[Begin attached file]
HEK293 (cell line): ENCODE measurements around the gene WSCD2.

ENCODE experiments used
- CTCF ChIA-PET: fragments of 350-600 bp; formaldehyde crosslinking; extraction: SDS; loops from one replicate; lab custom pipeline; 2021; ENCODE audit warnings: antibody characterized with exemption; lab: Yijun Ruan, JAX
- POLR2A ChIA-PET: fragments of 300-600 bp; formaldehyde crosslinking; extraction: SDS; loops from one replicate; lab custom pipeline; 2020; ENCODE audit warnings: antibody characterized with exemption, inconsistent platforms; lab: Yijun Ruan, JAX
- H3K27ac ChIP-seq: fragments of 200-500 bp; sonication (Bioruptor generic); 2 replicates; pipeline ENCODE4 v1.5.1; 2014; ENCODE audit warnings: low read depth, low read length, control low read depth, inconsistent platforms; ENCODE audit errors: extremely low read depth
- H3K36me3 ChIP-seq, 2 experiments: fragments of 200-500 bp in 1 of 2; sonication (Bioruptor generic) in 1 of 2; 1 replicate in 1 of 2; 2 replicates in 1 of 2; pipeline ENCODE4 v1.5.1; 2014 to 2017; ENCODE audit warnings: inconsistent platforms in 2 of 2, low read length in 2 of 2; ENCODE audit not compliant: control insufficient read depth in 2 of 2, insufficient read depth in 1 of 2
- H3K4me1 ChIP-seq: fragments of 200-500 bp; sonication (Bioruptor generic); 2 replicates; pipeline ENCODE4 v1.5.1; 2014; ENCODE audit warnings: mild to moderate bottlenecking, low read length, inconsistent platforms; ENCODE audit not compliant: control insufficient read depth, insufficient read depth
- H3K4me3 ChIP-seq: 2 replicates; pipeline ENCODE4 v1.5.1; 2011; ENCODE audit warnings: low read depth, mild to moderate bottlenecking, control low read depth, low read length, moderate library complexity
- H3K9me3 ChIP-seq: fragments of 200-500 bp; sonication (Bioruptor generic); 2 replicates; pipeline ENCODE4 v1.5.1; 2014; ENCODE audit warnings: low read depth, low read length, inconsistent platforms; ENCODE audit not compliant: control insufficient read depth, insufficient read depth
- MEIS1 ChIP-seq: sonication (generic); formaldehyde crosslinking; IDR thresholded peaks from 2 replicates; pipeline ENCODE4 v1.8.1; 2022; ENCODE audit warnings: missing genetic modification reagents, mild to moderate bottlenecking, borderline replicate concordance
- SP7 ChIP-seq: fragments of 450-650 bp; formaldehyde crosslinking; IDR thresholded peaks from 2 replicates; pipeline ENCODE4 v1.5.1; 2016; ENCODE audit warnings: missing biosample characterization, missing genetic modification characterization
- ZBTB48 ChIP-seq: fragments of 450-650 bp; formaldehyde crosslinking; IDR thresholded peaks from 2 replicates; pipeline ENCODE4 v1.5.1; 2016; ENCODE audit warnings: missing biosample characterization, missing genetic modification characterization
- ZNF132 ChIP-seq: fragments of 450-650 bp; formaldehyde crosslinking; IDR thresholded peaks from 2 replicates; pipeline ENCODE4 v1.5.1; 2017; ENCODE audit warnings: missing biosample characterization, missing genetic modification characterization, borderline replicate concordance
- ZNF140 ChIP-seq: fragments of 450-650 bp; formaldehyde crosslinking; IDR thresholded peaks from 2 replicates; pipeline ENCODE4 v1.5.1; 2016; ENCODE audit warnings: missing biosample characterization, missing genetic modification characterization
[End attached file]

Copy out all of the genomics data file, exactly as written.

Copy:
HEK293 (cell line): ENCODE measurements around the gene WSCD2.

ENCODE experiments used
- CTCF ChIA-PET: fragments of 350-600 bp; formaldehyde crosslinking; extraction: SDS; loops from one replicate; lab custom pipeline; 2021; ENCODE audit warnings: antibody characterized with exemption; lab: Yijun Ruan, JAX
- POLR2A ChIA-PET: fragments of 300-600 bp; formaldehyde crosslinking; extraction: SDS; loops from one replicate; lab custom pipeline; 2020; ENCODE audit warnings: antibody characterized with exemption, inconsistent platforms; lab: Yijun Ruan, JAX
- H3K27ac ChIP-seq: fragments of 200-500 bp; sonication (Bioruptor generic); 2 replicates; pipeline ENCODE4 v1.5.1; 2014; ENCODE audit warnings: low read depth, low read length, control low read depth, inconsistent platforms; ENCODE audit errors: extremely low read depth
- H3K36me3 ChIP-seq, 2 experiments: fragments of 200-500 bp in 1 of 2; sonication (Bioruptor generic) in 1 of 2; 1 replicate in 1 of 2; 2 replicates in 1 of 2; pipeline ENCODE4 v1.5.1; 2014 to 2017; ENCODE audit warnings: inconsistent platforms in 2 of 2, low read length in 2 of 2; ENCODE audit not compliant: control insufficient read depth in 2 of 2, insufficient read depth in 1 of 2
- H3K4me1 ChIP-seq: fragments of 200-500 bp; sonication (Bioruptor generic); 2 replicates; pipeline ENCODE4 v1.5.1; 2014; ENCODE audit warnings: mild to moderate bottlenecking, low read length, inconsistent platforms; ENCODE audit not compliant: control insufficient read depth, insufficient read depth
- H3K4me3 ChIP-seq: 2 replicates; pipeline ENCODE4 v1.5.1; 2011; ENCODE audit warnings: low read depth, mild to moderate bottlenecking, control low read depth, low read length, moderate library complexity
- H3K9me3 ChIP-seq: fragments of 200-500 bp; sonication (Bioruptor generic); 2 replicates; pipeline ENCODE4 v1.5.1; 2014; ENCODE audit warnings: low read depth, low read length, inconsistent platforms; ENCODE audit not compliant: control insufficient read depth, insufficient read depth
- MEIS1 ChIP-seq: sonication (generic); formaldehyde crosslinking; IDR thresholded peaks from 2 replicates; pipeline ENCODE4 v1.8.1; 2022; ENCODE audit warnings: missing genetic modification reagents, mild to moderate bottlenecking, borderline replicate concordance
- SP7 ChIP-seq: fragments of 450-650 bp; formaldehyde crosslinking; IDR thresholded peaks from 2 replicates; pipeline ENCODE4 v1.5.1; 2016; ENCODE audit warnings: missing biosample characterization, missing genetic modification characterization
- ZBTB48 ChIP-seq: fragments of 450-650 bp; formaldehyde crosslinking; IDR thresholded peaks from 2 replicates; pipeline ENCODE4 v1.5.1; 2016; ENCODE audit warnings: missing biosample characterization, missing genetic modification characterization
- ZNF132 ChIP-seq: fragments of 450-650 bp; formaldehyde crosslinking; IDR thresholded peaks from 2 replicates; pipeline ENCODE4 v1.5.1; 2017; ENCODE audit warnings: missing biosample characterization, missing genetic modification characterization, borderline replicate concordance
- ZNF140 ChIP-seq: fragments of 450-650 bp; formaldehyde crosslinking; IDR thresholded peaks from 2 replicates; pipeline ENCODE4 v1.5.1; 2016; ENCODE audit warnings: missing biosample characterization, missing genetic modification characterization